Jazz’s Royce O’Neale draws the toughest assignment in the postseason — trying to make life tough for James Harden

Houston Rockets guard James Harden (13) drives against Utah Jazz forward Royce O'Neale (23) during the first half of Game 2 of a first-round NBA basketball playoff series in Houston, Wednesday, April 17, 2019. (AP Photo/David J. Phillip)

Royce O’Neale has had the most difficult homework assignment possible throughout this first-round series. And he knows that when Quin Snyder calls for No. 23 to spring off the Jazz bench, No. 23 knows exactly what he’s being sent into the game to do: that’s do his absolute best to try and pester the most talented offensive basketball player on the planet.

“You know, he comes in, and he plays his ass off,” said forward Joe Ingles.

The second-year guard has no choice. In this first-round series against James Harden and the Houston Rockets, O’Neale is being tasked with making life uncomfortable for the reigning league MVP.

“That’s our preferred matchup on James. They know that. It’s not a secret,” Snyder said. “That’s a lot to ask a lot of a guy, a second-year player, that’s continued to improve … being available and ready to do that in a situation and then having, in a different context, having a different role and being able to process that and not letting that distract you from doing your job and playing to your strengths.”

Snyder’s referenced how O’Neale’s role during the regular season isn’t as pronounced as when the postseason rolls around and the 6-foot-6 guard is suddenly thrown into the fire of facing the NBA’s most elite player with a ball in his hands.

“His size makes it easier for him to do the things I was talking about as far as not getting bumped off as much, not fouling, he played with as much force as anybody,” Snyder said.

O’Neale has averaged 23 minutes per game off the bench in the first three games of the series, more than any other Jazz player. As a rookie last year, O’Neale’s role expanded, too, as point guard Ricky Rubio missed the second-round series against the Rockets. So he’s had experience facing Harden.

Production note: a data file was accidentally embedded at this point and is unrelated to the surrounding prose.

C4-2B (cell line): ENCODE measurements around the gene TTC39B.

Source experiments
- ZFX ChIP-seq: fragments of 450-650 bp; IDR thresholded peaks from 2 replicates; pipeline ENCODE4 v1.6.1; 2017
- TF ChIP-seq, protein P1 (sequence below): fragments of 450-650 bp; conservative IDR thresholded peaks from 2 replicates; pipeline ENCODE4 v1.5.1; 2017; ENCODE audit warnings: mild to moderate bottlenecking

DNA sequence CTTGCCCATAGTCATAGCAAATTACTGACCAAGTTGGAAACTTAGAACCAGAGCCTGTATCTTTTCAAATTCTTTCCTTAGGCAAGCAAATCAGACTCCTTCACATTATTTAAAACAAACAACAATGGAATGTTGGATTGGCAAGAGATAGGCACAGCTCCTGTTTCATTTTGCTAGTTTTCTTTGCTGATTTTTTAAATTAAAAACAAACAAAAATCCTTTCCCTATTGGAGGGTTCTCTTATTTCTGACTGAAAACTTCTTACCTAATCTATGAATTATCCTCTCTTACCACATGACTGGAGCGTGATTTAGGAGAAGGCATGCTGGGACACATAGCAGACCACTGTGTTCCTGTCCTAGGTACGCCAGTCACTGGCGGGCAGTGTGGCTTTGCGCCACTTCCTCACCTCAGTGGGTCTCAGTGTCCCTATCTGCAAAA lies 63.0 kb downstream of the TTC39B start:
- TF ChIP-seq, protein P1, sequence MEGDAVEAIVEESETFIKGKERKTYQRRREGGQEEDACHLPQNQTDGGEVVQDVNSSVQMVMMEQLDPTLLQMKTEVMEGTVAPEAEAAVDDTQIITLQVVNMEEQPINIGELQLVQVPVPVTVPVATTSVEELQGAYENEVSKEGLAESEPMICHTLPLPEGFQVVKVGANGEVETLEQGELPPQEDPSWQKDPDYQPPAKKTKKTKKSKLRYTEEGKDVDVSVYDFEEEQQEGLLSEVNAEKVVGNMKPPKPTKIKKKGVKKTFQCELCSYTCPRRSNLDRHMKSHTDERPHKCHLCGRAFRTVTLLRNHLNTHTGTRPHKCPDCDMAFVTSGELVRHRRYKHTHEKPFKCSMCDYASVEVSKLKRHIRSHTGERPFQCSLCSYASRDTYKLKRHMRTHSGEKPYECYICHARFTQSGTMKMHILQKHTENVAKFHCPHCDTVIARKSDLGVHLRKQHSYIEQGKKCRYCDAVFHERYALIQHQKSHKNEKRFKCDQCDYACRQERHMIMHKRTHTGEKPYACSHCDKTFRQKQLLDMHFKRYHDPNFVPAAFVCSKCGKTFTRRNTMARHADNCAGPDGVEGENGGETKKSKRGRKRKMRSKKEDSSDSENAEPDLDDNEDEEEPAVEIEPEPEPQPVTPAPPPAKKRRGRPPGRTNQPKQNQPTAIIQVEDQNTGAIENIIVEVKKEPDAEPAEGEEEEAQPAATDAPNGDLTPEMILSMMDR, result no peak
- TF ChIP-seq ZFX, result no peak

“Last year was the first year [and] not knowing what to expect, it’s a whole new season [in the playoffs],” O’Neale said. “Having last year under my belt, me and Donovan [Mitchell], we know what to expect now. We know we have to bring more effort than everybody else.”

Shots weren’t falling

Quin Snyder told media members pregame Monday night that the Jazz, according to the NBA analytics formula Quantified Shot Quality (QSQ), had been getting better shots than any team so far in the NBA postseason. Thing is, however, they weren’t falling. The Jazz were 27 of 106 on 3-pointers through the first three games of the series.

“We’re getting open looks,” Snyder said. “You can’t stop taking them thinking those shots are not good shots. They are.”

Houston Trailblazer

Mike D’Antoni was asked Monday to compare how leading his game-changing Phoenix Suns teams of the 2000s to these Rockets and their unique style of play under Harden. D’Antoni was one of the innovators of shot distribution and spreading the ball around and expanding the game to beyond the 3-point arc with regularity. Some core principals carried over.

“Well, it’s easy now because we have analytics that it makes sense to do that,” he said. “Before we didn’t have analytics, we were just kind of going by our gut.”